P.S. If you were merely trolling, then by all means continue to do so but do not expect any further verbal retaliation from me or anyone else here because we are wise to such acts.

  12. Paul Mason

    I have NO INTENTION of trolling but when my comments were initially deleted that’s when I started to get suspicious. I was merely pointing out a similarity in a musical style. I do not see what is wrong with that, I was careful not to suggest plagiarism as I know the Beatles were clever enough not to do that, except George Harrison post-Beatles over My Sweet Lord. I. now fully accept the site isn’t racist and I apologise unreservedly.

    1. Richard Boene

      You will have to pardon me for considering the possibility that you may have been trolling with that particular comment Mr. Mason. I could not be too careful given that I cannot read minds and was uncertain of your precise intentions at that point.

      Having said that, it has been my own experience that comments awaiting moderation often initially disappear from view not because of censorship issues but because Joe (who is the creator and administrator of this website) is within preparation of posting them. He has many things to concern himself with in regard to the running of this website, and new comments may not appear for as many as 3-5 days, but as long as they are appropriately related to the subject matter at hand, they should be visible before too long. Having seen your other comments, I don’t have any reason to believe that there was anything to be perceived as inappropriate.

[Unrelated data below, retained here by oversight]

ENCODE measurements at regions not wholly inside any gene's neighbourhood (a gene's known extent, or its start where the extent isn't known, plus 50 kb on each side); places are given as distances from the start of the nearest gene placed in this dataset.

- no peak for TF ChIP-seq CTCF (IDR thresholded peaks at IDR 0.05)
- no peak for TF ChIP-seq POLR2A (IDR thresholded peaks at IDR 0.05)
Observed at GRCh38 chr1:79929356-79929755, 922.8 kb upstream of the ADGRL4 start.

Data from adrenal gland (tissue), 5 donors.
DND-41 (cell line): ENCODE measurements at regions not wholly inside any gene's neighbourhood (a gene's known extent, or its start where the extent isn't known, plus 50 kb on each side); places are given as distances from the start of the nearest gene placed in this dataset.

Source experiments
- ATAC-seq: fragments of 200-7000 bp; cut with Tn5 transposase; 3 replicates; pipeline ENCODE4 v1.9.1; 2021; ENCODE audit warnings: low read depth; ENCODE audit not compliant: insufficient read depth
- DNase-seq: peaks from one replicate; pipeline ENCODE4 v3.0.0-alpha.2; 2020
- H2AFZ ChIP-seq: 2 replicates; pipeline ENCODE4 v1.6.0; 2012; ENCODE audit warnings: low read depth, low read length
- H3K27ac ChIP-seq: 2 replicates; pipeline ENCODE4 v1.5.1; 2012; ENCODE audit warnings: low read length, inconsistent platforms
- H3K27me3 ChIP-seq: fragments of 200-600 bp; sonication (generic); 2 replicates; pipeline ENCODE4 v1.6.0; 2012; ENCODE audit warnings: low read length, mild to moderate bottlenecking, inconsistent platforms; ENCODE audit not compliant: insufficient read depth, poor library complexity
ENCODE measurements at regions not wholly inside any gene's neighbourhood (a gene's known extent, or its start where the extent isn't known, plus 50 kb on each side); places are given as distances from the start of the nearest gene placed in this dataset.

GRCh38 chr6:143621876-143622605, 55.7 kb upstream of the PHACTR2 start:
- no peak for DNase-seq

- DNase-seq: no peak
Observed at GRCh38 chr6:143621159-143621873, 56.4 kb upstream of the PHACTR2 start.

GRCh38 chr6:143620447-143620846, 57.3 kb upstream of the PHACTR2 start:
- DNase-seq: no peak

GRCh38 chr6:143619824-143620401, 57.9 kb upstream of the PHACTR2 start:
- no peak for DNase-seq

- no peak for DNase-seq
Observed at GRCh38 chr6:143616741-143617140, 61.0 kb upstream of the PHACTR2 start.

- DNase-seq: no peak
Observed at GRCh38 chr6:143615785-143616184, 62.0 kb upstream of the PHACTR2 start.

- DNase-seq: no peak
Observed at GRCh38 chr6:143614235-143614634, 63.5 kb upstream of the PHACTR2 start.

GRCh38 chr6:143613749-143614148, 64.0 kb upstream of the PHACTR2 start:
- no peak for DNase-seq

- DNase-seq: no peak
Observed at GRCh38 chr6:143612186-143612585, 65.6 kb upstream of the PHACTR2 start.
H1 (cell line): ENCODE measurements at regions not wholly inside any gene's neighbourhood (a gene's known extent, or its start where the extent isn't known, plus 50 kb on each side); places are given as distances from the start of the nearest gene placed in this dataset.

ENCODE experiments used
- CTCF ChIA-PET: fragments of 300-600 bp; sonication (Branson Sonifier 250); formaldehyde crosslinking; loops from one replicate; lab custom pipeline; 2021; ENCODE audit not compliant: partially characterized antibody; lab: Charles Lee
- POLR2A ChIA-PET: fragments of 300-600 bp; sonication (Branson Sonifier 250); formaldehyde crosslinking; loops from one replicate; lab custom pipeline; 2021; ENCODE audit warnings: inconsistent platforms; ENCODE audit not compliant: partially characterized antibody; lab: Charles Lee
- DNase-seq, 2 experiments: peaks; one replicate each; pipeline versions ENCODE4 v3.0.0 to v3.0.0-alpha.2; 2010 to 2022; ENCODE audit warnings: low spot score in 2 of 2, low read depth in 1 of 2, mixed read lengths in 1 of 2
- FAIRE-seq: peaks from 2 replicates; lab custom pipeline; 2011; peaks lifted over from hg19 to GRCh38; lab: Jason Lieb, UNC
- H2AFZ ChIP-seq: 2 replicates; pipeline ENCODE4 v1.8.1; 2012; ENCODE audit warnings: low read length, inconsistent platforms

It’s no secret that the Beatles were heavily influenced by the Motown Sound right down to their covers of “Money”, “Please Mr. Postman” and “You Really Got A Hold On Me.” And here is another case in point: John Lennon is known to have stated, “The Motown drummer hit a snare with so much force it sounded like he hit it with a bloody tree.”